Brian Sabean says 'nothing physically the matter' with Madison Bumgarner

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Last week I surmised that Giants prospect Madison Bumgarner’s significant drop in velocity and recent struggles meant “something clearly isn’t right with him physically” and Rob Neyer of ESPN.com took that conclusion a step further:

I’m afraid this goes beyond “something clearly isn’t right with him physically at this point.” I’m afraid he’s hurt.



I’m sure the Giants would tell you that they’ve run all sorts of tests and they can’t find anything and it’s just a mechanical thing, and blah blah blah I’ve heard it all before. This kid’s probably been lighting up radar guns since he was in the ninth grade, and now all of a sudden he’s throwing 87 and all he needs to do is keep his elbow a little higher during his delivery? Maybe. But probably not.

Of course, we’re just a couple guys with keyboards and yesterday Giants general manager Brian Sabean assured Andrew Baggarly of the San Jose Mercury News that “there is nothing physically the matter” with Bumgarner:

It’s this simple: He was preoccupied this winter and it cost him. He had personal stuff to straighten out, getting married, and he was ill-prepared to come into spring training. I don’t know how much he threw to get ready. Some of it is our fault because we didn’t track him as well as maybe we should. We’ve got to do a better job eyeballing that.

That all sounds perfectly reasonable until you consider that Bumgarner’s decline in velocity actually dates back to last season, when he averaged just 89.2 miles per hour with his fastball during a 10-inning stint in San Francisco. So yes, perhaps Bumgarner didn’t do everything he should have done this offseason, but if anything that only compounded a problem that had already surfaced months earlier.
Whatever the case, after giving up 11 runs over seven innings in his first two starts Bumgarner turned in a solid outing at Triple-A last night with six innings of two-run ball. He still managed only three strikeouts, but Fresno announcer Doug Greenwald told Baggarly that “the scoreboard radar gun had Bumgarner’s fastball consistently in the low 90s, topping out at 93 mph.”

Albert Pujols passes Mark McGwire with 584th career home run

CLEVELAND, OH - AUGUST 11: Albert Pujols #5 of the Los Angeles Angels of Anaheim runs out a double during the ninth inning against the Cleveland Indians at Progressive Field on August 11, 2016 in Cleveland, Ohio. The Indians defeated the Angels 14-3. (Photo by Jason Miller/Getty Images)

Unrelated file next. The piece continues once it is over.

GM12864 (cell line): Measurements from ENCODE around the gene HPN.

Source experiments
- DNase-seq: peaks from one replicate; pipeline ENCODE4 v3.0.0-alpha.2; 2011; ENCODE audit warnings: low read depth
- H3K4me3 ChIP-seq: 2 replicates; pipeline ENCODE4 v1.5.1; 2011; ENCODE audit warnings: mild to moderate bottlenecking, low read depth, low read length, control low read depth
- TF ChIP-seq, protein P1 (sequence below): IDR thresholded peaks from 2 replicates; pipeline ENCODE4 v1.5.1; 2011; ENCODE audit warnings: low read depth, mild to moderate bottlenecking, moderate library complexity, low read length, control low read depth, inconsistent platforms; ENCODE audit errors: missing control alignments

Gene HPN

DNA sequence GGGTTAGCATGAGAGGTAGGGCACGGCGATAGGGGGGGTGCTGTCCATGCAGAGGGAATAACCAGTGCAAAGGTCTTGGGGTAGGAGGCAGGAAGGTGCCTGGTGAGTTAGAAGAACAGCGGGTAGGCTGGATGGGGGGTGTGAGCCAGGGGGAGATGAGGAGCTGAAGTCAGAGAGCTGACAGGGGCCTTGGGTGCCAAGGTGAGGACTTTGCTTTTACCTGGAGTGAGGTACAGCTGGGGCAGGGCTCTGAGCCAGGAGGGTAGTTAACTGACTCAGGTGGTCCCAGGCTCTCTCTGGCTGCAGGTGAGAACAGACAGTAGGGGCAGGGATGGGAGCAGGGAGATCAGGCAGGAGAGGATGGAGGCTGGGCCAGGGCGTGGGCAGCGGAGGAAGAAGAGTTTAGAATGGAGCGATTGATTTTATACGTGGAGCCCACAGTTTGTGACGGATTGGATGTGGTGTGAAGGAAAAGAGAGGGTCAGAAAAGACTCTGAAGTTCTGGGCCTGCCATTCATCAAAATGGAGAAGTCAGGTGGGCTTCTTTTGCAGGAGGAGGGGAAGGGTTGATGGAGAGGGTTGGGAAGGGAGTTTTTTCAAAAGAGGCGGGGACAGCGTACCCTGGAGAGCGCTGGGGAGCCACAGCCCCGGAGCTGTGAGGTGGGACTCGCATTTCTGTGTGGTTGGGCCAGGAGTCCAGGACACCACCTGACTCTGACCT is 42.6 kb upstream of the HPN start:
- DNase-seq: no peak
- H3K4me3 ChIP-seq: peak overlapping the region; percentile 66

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Angels DH Albert Pujols passed Mark McGwire for sole possession of 10th place on baseball’s all-time home run leaderboard, slugging his 584th career home run in the first inning of Wednesday night’s game against the Blue Jays.

Mike Trout had already slugged a solo home run off of Jays starter Marco Estrada to bring Pujols to the dish. Pujols jumped on an 0-1 cut fastball, sending it out to left-center field, clearing the fence by a few feet.

Pujols, who finished 4-for-4 with the homer and an RBI double, is batting .257/.321/.441 with 24 home runs and 99 RBI on the year. His next target on the home run leaderboard is Frank Robinson at 586.

Zach Britton allowed an earned run for the first time since April 30

BALTIMORE, MD - AUGUST 22:  Zach Britton #53 of the Baltimore Orioles pitches for his 38th save in the ninth inning during a baseball game against the the Washington Nationals at Oriole Park at Camden Yards on August 22, 2016 in Baltimore, Maryland.  The Oriole won 4-3.  (Photo by Mitchell Layton/Getty Images)
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Orioles closer Zach Britton had appeared in a major league record 43 consecutive games without allowing an earned run, spanning May 5 to August 22. That streak came to an end on Wednesday evening against the Nationals.

The Orioles entered the bottom of the ninth inning holding a 10-3 lead, but reliever Parker Bridwell immediately found himself in hot water. He yielded back-to-back singles to Danny Espinosa and Clint Robinson. He was able to strike out Trea Turner, but walked Jayson Werth to load the bases. Daniel Murphy then crushed his first career grand slam to make it a 10-7 game. That prompted manager Buck Showalter to bring in Britton.

Britton, too, was knocked around. He served up a single to Bryce Harper, followed by a double to Anthony Rendon that scored Harper, pushing the score to 10-8 and ending Britton’s streak. Wilson Ramos reached on a fielder’s choice back to Britton, but the lefty finally finished the game by getting Ryan Zimmerman to ground into a game-ending 4-6-3 double play.

Britton now holds a nice 0.69 ERA with 38 saves and a 61/16 K/BB ratio in 52 innings of work this season.